Review: World Brain

5 Star, Consciousness & Social IQ, Culture, Research, Decision-Making & Decision-Support, Democracy, Economics, Education (General), Education (Universities), Future, History, Information Operations, Information Society, Intelligence (Collective & Quantum), Intelligence (Commercial), Intelligence (Extra-Terrestrial), Intelligence (Government/Secret), Intelligence (Public), Intelligence (Wealth of Networks), Misinformation & Propaganda, Philosophy, Strategy

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5.0 out of 5 stars Updated Edition is Even Better,

May 29, 2000
H. G. Wells
First published in 1938, a modern edition is vastly improved by the addition of a critical introduction by Alan Mayne. Very much focused on how a world-brain might alter national policy-making, how Public Opinion or an “Open Conspiracy” might restore common sense and popular control to arenas previously reserved for an elite. The information functionality of the World Brain easily anticipated the world wide web as it might evolve over the next 20-30 years: comprehensive, up to date, distributed, classification scheme, dynamic, indexes, summaries and surveys, freely available and easily accessible. We have a long way to go, but the framework is there. The communication functions of the world brain would include a highly effective information retrieval system, selective dissemination of information, efficient communication facilities, effective presentation, popular education, public and individual awareness for all issues, and facilitate social networking between organizations, groups, and individuals. The world brain is the “virtual intelligence community” qua noosphere. This is one of the fundamental references for anyone thinking about the future of politics, economics, or social systems.
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Review: The Hacker Crackdown–Law And Disorder On The Electronic Frontier

5 Star, Asymmetric, Cyber, Hacking, Odd War, Culture, Research, Information Society, Information Technology, Justice (Failure, Reform), Misinformation & Propaganda

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5.0 out of 5 stars Distingushed, Accurate, Superior to Government Story,

April 7, 2000
Bruce Sterling
This is one of three books I trust on hackers and hacking (Levy and Turkle are the other two trusted authors). Bruce, a very distinguished author in WIRED and science fiction circles, went to great lengths to investigate and understand what was happening between hackers exploring corporate systems, corporate security officials that were clueless and seeking scorched earth revenge, and Secret Service investigators that were equally clueless and willing to testify erroneously to judges that the hackers had caused grave damage to national security. Bruce is a true investigative journalist with a deep understanding of both technical and cultural matters, and I consider him superior to anyone in government on the facts of the matter.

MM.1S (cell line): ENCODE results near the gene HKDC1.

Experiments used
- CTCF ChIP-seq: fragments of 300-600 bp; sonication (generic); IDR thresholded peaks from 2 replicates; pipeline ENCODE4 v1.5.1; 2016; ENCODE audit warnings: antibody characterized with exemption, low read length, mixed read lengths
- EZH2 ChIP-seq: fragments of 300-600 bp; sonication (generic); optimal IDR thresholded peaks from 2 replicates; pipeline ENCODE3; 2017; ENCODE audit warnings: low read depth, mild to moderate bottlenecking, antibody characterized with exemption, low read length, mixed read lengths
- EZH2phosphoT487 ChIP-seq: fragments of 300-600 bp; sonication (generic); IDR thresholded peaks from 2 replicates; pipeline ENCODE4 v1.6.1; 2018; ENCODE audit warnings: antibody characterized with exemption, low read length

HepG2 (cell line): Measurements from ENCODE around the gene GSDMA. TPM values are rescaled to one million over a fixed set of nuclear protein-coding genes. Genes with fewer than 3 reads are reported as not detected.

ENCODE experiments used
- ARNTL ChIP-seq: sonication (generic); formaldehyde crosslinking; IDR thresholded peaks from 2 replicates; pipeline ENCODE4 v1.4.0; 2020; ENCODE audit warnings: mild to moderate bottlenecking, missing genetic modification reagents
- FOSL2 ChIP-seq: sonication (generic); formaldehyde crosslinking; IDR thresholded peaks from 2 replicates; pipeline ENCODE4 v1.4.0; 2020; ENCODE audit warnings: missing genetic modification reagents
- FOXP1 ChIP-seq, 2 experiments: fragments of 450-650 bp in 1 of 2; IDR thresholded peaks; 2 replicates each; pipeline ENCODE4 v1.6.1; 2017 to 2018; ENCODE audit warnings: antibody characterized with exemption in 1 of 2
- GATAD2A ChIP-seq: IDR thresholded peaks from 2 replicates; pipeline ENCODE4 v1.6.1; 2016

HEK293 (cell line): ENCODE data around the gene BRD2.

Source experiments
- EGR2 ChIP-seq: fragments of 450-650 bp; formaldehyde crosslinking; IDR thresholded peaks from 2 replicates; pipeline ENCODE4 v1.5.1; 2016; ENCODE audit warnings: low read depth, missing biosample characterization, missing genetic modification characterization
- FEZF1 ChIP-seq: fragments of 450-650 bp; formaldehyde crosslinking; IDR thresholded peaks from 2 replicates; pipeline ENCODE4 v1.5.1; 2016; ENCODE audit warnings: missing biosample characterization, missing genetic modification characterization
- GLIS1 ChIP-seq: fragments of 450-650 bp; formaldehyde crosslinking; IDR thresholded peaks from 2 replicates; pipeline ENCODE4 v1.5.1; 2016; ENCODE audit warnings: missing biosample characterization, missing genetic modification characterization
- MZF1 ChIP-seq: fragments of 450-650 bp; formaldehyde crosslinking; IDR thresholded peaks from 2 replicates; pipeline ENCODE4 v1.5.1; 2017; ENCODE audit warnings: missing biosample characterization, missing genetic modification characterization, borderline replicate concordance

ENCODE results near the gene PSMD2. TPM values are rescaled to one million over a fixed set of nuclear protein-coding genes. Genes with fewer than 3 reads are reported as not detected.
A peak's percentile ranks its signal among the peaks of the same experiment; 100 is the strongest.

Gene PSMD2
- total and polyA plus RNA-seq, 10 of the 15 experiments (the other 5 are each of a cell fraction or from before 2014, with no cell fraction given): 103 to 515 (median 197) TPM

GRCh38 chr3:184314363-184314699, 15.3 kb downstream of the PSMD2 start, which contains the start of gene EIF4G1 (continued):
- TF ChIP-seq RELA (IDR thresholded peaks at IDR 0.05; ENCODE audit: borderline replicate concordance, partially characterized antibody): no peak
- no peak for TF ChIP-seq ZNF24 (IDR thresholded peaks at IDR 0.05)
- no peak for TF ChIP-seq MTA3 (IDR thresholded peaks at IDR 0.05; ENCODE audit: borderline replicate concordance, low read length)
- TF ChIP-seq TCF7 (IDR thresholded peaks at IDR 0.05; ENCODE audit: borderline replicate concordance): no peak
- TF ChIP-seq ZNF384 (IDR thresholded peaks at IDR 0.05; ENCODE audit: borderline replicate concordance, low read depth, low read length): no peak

Update of 31 May 08 to add links:
The Second Self: Computers and the Human Spirit, Twentieth Anniversary Edition
Hackers: Heroes of the Computer Revolution
Information Payoff: The Transformation of Work in the Electronic Age
Collective Intelligence: Mankind’s Emerging World in Cyberspace (Helix Books)
The Unfinished Revolution: Human-Centered Computers and What They Can Do For Us
The Wealth of Networks: How Social Production Transforms Markets and Freedom
Collective Intelligence: Creating a Prosperous World at Peace

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Review: Silicon Snake Oil–Second Thoughts on the Information Highway

5 Star, Capitalism (Good & Bad), Change & Innovation, Information Society, Information Technology, Misinformation & Propaganda

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5.0 out of 5 stars When High Priests Recant, Worshippers Beware,

April 7, 2000
Clifford Stoll
“Our networks are awash in data. A little of it’s information. A smidgen of this shows up as knowledge….The Internet, that great digital dumpster, confers not power, not prosperity, not perspicacity…Our networks can be frustrating, expensive, unreliable connections that get in the way of useful work. It is an overpromoted hollow world, devoid of warmth and human kindness. The heavily promoted information infrastructure addresses few social needs or business concerns. At the same time, it directly threatens precious parts of our society, including schools, libraries, and social institutions.”
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Review: Power/Knowledge–Selected Interviews and Other Writings, 1972-1977

5 Star, Consciousness & Social IQ, Culture, Research, Economics, Executive (Partisan Failure, Reform), Information Society, Intelligence (Government/Secret), Intelligence (Public), Misinformation & Propaganda, Power (Pathologies & Utilization)

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5.0 out of 5 stars Tough Read, Worth the Trouble,

April 7, 2000
Michel Foucault
Some serious food for thought here. Not only is the power to define madness, criminality, and sexuality addressed, but also the active use of criminals, and sex, to suppress and subjugate the populace. Somewhat more difficult to wade through but similar to Norman Cousins, it helped provoke my thinking on how top-down unilateral command based on secrets is inevitably going to give way to bottom-up multicultural decision-making by the people based on open sources evenly shared across networks. This is really very heavy stuff, and it helps call into question the “rationality” of both the Washington-based national security policymaking process, and the “rationality” of spending $30 billion a year on secrets in contrast to what that $30 billion a year might buy in terms of openly-available insights and overt information peacekeeping.
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